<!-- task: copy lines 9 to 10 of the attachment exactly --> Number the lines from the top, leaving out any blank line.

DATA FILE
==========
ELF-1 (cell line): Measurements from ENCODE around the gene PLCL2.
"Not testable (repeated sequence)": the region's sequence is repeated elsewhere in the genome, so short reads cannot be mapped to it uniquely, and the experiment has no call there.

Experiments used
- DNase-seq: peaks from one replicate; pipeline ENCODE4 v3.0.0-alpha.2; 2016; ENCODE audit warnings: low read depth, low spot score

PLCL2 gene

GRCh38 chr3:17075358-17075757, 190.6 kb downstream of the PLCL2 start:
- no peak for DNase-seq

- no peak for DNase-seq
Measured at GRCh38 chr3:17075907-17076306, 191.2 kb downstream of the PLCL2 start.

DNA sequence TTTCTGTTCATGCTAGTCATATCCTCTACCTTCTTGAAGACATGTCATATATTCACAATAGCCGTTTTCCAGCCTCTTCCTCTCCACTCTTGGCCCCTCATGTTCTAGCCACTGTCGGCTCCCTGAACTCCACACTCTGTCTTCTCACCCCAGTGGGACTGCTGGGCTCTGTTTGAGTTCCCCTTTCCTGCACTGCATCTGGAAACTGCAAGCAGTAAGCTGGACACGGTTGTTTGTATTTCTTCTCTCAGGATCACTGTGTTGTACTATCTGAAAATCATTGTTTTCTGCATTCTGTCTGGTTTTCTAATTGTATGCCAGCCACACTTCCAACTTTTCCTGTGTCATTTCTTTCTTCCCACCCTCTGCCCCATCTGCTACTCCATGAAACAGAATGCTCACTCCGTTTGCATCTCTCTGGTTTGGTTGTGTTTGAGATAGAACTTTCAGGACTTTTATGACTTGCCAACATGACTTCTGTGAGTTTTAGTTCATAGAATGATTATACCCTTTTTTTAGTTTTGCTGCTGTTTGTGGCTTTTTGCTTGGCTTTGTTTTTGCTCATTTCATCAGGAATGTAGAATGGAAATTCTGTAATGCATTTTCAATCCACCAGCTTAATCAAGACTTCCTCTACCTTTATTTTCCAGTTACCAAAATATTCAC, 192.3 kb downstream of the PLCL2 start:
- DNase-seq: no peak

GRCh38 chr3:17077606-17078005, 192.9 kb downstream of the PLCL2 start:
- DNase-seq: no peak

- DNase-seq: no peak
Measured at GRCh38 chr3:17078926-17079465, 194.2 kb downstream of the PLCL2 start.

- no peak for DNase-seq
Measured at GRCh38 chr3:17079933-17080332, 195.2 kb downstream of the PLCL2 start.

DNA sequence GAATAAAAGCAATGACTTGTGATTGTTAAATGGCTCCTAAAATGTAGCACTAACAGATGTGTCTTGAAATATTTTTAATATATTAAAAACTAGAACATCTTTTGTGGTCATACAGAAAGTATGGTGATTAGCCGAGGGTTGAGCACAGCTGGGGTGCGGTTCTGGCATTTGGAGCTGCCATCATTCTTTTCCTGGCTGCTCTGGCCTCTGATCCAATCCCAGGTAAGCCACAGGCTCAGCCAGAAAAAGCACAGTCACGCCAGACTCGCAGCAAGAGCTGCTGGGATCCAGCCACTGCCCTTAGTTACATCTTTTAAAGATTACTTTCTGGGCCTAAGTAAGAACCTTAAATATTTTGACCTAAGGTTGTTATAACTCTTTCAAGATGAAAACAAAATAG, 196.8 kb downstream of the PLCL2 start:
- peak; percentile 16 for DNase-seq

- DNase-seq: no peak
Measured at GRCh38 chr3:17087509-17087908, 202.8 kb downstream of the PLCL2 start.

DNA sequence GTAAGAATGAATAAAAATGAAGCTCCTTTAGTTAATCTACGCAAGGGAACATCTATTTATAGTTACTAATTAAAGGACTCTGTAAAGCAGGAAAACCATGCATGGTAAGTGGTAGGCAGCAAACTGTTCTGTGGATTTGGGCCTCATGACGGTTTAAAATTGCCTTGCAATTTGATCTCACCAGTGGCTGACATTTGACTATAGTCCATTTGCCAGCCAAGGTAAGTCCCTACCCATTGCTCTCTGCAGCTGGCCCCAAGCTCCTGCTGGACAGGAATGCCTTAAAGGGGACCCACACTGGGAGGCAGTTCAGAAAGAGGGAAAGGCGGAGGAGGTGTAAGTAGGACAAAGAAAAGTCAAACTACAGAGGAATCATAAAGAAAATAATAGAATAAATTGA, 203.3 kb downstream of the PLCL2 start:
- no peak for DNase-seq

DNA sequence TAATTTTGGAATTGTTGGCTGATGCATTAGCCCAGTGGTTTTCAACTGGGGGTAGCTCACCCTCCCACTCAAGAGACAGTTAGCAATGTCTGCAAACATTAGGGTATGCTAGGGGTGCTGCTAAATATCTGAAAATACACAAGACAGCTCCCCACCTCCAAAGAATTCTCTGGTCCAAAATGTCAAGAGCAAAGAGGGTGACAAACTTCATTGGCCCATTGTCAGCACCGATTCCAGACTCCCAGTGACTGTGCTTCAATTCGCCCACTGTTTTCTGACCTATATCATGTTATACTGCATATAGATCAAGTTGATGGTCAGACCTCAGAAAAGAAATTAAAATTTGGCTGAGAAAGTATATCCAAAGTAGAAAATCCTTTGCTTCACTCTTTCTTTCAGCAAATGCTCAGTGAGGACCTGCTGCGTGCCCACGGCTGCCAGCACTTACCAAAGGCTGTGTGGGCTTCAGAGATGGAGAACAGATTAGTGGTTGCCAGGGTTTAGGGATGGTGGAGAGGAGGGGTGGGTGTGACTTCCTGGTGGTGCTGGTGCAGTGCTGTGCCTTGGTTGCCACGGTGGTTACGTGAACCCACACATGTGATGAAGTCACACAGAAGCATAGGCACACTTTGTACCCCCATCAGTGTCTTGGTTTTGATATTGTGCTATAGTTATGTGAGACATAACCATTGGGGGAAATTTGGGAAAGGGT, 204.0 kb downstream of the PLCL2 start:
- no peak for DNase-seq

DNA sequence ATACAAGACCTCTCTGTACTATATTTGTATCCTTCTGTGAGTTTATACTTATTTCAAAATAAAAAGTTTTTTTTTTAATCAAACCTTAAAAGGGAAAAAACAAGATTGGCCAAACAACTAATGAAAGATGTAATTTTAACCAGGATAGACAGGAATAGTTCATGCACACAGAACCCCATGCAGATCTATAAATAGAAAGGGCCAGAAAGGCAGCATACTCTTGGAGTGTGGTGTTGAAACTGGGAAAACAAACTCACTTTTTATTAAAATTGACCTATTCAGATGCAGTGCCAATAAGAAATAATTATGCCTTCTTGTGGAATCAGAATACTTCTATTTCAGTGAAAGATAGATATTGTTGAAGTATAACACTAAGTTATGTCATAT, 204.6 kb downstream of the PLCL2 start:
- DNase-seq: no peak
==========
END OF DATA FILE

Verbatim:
Measured at GRCh38 chr3:17075907-17076306, 191.2 kb downstream of the PLCL2 start.

DNA sequence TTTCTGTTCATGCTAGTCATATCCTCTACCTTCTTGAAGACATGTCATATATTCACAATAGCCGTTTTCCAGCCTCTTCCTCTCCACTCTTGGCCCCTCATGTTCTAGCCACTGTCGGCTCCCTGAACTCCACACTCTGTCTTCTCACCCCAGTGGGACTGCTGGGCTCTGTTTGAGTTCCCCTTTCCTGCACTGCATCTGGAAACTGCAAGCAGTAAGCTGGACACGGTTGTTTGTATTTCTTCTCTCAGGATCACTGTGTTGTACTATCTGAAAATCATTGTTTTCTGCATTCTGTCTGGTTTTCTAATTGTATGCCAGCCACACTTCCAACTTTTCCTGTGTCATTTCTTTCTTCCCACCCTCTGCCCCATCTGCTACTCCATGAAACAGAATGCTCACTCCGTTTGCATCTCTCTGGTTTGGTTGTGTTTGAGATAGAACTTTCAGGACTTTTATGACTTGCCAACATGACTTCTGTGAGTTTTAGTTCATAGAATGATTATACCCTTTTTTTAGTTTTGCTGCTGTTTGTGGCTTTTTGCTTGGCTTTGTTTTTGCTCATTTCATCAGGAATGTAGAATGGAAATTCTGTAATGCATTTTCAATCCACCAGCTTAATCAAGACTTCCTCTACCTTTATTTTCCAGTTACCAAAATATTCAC, 192.3 kb downstream of the PLCL2 start: